Social network site uses, friendship networks, and well-being of Australian adolescents

Research output: Contribution to conference (non-published works)Paper

Abstract

Social network site (SNS) use has been associated with young people’s social relationships and networks. However, little is known about how different activities on SNSs are related to friendship networks and the overall well-being of adolescents. This study aims to systematically examine types of online activities among youth and their influence on perceived stress and well-being. An interviewer-assisted face-to-face survey of Australian adolescents aged 13–15 (N = 401) was conducted in Sydney during October and December 2013. The results show that frequent SNS users have larger online networks, interact more frequently with close friends, and feel a stronger sense of social support from friends, compared to infrequent SNS users. Having a group of close friends with whom they interact frequently (regardless of communication method), and using SNS for communicative and sharing purposes, were positively related to adolescents’ well-being. Using SNS for monitoring increased stress and was moderated by interaction with peers. The types of online activities are more important in determining adolescents’ perceptions of well-being (as measured by Satisfaction with Life Scale) and stress (as measured by Perceived Stress Scale) than duration and frequency of internet use. Communicative and sharing activities are generally favorable for adolescents’ perceptions of well-being. Close friends and social support still remain significant factors in adolescents’ well-being even in a highly connected online environment.

Original languageEnglish
Pages1-1
Number of pages1
Publication statusPublished - 2016
EventInternational Communication Association (ICA) Annual Conference -
Duration: 1 Jan 2011 → …

Conference

ConferenceInternational Communication Association (ICA) Annual Conference
Abbreviated titleICA
Period1/01/11 → …

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friendship
social network
well-being
adolescent
social support
satisfaction with life
monitoring
Internet
communication
interaction
interview
Group

Cite this

PARK, S. (2016). Social network site uses, friendship networks, and well-being of Australian adolescents. 1-1. Paper presented at International Communication Association (ICA) Annual Conference, .
PARK, Sora. / Social network site uses, friendship networks, and well-being of Australian adolescents. Paper presented at International Communication Association (ICA) Annual Conference, .1 p.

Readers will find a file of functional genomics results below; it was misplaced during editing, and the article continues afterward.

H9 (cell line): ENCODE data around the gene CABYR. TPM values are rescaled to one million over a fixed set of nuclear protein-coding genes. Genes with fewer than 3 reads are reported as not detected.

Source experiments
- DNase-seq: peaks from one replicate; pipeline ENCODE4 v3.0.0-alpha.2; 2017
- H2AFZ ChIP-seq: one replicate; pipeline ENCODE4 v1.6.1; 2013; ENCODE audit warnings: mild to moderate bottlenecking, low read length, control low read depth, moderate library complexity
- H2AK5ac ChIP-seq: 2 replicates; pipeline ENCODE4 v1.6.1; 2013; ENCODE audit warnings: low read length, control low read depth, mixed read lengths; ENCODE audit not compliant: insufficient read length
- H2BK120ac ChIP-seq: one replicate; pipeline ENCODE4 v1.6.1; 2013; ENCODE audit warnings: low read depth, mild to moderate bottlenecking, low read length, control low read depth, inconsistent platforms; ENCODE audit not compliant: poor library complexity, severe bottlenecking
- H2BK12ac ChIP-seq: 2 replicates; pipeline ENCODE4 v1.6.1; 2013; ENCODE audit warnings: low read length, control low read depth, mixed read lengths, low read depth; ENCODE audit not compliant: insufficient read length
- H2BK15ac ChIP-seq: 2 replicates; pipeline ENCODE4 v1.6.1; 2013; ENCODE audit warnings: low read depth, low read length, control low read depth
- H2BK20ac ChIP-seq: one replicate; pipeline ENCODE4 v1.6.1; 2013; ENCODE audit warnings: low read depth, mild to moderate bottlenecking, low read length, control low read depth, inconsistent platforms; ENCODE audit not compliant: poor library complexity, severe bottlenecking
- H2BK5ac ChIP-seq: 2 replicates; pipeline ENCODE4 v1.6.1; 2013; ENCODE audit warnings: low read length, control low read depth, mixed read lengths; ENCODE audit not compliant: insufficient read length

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title = "Social network site uses, friendship networks, and well-being of Australian adolescents",
abstract = "Social network site (SNS) use has been associated with young people’s social relationships and networks. However, little is known about how different activities on SNSs are related to friendship networks and the overall well-being of adolescents. This study aims to systematically examine types of online activities among youth and their influence on perceived stress and well-being. An interviewer-assisted face-to-face survey of Australian adolescents aged 13–15 (N = 401) was conducted in Sydney during October and December 2013. The results show that frequent SNS users have larger online networks, interact more frequently with close friends, and feel a stronger sense of social support from friends, compared to infrequent SNS users. Having a group of close friends with whom they interact frequently (regardless of communication method), and using SNS for communicative and sharing purposes, were positively related to adolescents’ well-being. Using SNS for monitoring increased stress and was moderated by interaction with peers. The types of online activities are more important in determining adolescents’ perceptions of well-being (as measured by Satisfaction with Life Scale) and stress (as measured by Perceived Stress Scale) than duration and frequency of internet use. Communicative and sharing activities are generally favorable for adolescents’ perceptions of well-being. Close friends and social support still remain significant factors in adolescents’ well-being even in a highly connected online environment.",